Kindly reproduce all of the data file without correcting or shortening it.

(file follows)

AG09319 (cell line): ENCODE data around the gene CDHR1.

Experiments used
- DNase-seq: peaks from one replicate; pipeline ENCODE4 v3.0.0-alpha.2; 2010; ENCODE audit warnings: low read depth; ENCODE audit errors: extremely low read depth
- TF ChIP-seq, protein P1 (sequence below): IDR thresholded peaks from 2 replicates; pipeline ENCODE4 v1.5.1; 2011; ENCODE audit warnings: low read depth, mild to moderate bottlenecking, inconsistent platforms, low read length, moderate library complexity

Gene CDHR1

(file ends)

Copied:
AG09319 (cell line): ENCODE data around the gene CDHR1.

Experiments used
- DNase-seq: peaks from one replicate; pipeline ENCODE4 v3.0.0-alpha.2; 2010; ENCODE audit warnings: low read depth; ENCODE audit errors: extremely low read depth
- TF ChIP-seq, protein P1 (sequence below): IDR thresholded peaks from 2 replicates; pipeline ENCODE4 v1.5.1; 2011; ENCODE audit warnings: low read depth, mild to moderate bottlenecking, inconsistent platforms, low read length, moderate library complexity

Gene CDHR1